The emphasis at the Air Force Office of Scientific Research (AFOSR), the Army Research Office (ARO), the Defense Advanced Research Projects Agency (DARPA), and the Office of Naval Research (ONR) on engineering applications, often with quick turnaround, has led to significant pressure to downsize funding for basic research (6.1 funds) in favor of funds for applications work (6.2 and 6.3 funds). It was reported to the committee that in many cases 6.1 work requires continuous advocacy to be included in agency programs. The effect is exacerbated by the fact that the overall DOD funding for research has been constant or declining in recent years. These funding shifts have a substantial impact in the university community, which tends to focus on longer-term basic research. Nonetheless, these agencies contribute more than $45 million per year to AMO research activity, roughly $30 million of it from DARPA alone. A significant amount of the DOD funding goes to multidisciplinary research under the Multidisciplinary University Research Initiative (MURI) program. Additional funding to support the purchase of research instrumentation is available to the AMO experimental community through the Defense University Research Instrumentation Program. Through this program, AFOSR, ARO, and ONR awarded more than $43 million in FY2004.
The information from the DOD agencies supplied to us and reported below was mostly anecdotal. Detailed year-by-year trends were not provided.
AFOSR funding for its Atomic and Molecular Physics Program has stayed mostly flat over the past decade at about $4 million per year. About 70–75 percent of these funds go to universities. The rest is spent at Air Force research labs such as the one at Wright-Patterson. The program’s optical science component is growing and represents about 20 percent of the funding. There is also a separate Optics and Lasers Program that provides about $1.5 million per year for researchers in AMO science. Thus, total funds going to AMO from these two AFOSR programs are about $5.5 million per year. These funds support two MURIs in AMO science at present. There are also AFOSR programs in electro-optics and in nanoelectronics (including work in negative index materials), which are not discussed here.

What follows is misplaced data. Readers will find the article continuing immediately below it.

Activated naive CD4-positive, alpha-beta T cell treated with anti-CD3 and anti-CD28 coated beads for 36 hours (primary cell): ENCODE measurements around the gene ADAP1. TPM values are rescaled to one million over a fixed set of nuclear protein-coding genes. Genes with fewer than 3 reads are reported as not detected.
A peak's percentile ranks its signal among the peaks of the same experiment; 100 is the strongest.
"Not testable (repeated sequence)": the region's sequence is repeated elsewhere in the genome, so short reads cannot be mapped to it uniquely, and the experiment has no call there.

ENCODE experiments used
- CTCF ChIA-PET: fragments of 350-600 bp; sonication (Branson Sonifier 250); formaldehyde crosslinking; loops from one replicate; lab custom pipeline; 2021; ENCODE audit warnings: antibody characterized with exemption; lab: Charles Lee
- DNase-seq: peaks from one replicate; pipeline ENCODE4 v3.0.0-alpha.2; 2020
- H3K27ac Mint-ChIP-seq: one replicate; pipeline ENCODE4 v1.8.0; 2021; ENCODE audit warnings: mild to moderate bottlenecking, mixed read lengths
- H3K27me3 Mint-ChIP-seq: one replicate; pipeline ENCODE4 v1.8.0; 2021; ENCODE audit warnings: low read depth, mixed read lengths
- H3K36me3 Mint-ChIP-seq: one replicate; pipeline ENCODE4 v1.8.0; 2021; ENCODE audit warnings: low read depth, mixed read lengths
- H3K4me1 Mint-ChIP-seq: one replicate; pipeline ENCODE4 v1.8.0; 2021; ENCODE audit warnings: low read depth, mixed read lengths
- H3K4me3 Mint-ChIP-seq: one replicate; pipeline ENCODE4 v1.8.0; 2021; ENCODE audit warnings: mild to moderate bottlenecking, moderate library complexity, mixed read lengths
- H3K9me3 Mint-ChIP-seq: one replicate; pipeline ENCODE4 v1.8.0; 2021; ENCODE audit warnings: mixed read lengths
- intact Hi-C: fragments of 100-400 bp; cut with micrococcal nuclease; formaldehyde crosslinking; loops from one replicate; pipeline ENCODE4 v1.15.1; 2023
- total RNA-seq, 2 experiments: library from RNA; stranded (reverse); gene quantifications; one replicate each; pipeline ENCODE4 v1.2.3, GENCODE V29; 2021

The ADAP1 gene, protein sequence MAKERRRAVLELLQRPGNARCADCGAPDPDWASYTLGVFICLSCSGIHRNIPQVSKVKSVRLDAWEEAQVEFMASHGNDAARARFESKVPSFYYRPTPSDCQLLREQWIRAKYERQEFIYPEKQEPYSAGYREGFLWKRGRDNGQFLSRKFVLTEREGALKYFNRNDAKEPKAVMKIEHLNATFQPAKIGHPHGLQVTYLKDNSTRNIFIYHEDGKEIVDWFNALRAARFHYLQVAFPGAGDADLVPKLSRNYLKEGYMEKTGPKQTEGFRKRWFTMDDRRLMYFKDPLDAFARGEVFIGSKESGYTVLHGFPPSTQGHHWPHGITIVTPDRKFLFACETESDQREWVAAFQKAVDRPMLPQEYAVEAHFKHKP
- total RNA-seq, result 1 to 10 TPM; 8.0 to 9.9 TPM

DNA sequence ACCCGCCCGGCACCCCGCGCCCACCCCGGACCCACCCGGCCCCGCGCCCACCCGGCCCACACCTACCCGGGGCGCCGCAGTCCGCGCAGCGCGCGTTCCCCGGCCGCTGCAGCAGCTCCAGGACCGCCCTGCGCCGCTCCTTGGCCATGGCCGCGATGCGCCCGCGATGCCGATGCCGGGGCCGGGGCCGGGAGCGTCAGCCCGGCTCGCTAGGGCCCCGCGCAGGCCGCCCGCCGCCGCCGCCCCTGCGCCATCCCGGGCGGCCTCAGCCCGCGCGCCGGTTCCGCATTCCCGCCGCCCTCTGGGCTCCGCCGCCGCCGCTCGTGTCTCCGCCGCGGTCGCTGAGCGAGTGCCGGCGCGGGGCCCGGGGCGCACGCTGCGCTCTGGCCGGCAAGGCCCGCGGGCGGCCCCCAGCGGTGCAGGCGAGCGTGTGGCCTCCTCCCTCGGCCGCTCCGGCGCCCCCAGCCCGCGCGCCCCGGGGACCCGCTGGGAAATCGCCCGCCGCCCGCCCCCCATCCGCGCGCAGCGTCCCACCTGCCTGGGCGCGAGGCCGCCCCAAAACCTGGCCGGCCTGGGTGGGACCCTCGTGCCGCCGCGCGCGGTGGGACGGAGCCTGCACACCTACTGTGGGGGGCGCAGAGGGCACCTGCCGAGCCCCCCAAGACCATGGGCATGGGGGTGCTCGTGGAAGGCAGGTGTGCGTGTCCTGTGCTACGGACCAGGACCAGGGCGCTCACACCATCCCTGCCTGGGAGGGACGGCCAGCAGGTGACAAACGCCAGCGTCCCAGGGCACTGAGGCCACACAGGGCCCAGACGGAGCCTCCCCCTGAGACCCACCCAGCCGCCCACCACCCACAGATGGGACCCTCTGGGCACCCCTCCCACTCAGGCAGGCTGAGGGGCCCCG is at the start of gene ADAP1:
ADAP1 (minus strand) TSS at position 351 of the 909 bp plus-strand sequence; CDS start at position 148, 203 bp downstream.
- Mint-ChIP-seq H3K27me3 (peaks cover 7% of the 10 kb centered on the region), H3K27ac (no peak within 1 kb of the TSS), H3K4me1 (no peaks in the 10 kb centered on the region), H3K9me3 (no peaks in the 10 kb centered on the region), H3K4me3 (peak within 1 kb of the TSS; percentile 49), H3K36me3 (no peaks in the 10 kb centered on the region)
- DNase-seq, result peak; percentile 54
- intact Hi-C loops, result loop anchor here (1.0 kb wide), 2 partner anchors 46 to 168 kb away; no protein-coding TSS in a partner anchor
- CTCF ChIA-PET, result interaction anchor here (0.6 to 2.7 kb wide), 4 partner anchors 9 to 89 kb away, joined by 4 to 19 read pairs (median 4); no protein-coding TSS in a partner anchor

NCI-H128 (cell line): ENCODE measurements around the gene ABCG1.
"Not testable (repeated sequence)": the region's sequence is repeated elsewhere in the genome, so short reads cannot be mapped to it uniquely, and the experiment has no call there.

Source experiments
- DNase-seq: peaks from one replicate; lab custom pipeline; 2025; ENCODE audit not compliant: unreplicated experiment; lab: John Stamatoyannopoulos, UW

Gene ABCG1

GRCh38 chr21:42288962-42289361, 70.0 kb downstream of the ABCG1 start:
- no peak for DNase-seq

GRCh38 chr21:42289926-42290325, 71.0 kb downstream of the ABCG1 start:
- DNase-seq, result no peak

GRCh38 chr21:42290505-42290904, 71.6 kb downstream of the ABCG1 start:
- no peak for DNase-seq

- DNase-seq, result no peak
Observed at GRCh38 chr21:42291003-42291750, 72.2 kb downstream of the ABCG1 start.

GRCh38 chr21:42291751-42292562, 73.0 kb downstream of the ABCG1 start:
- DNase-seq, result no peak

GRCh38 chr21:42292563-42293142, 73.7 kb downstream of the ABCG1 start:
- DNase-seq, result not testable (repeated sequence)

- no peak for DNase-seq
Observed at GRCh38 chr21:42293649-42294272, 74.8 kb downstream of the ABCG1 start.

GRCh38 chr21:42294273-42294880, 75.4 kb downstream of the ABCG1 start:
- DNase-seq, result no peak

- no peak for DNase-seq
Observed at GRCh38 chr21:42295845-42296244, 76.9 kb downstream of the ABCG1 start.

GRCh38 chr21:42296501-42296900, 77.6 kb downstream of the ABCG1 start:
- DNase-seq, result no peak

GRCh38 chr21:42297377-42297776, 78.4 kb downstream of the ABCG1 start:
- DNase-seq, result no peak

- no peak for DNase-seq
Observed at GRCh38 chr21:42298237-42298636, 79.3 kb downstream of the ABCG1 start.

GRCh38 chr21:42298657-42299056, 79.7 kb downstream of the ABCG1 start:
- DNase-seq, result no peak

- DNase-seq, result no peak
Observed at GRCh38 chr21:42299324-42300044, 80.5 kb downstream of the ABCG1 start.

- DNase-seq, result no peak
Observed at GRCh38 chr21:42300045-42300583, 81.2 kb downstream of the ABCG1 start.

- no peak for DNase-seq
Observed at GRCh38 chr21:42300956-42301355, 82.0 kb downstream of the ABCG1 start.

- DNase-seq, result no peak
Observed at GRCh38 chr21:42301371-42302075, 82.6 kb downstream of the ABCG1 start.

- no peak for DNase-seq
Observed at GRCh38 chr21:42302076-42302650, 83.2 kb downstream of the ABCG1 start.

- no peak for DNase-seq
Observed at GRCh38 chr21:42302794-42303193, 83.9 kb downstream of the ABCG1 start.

Average grant sizes in AFOSR core AMO funding are about $125,000 per year for experiment (ranging from about $85,000 to $250,000) and about $100,000 per year for theory. AFOSR staff report that budget pressures have kept grant sizes lower than they should optimally be. Experimental grants could be twice their present size and theoretical ones about 20 percent larger. This would improve research and personnel throughput substantially.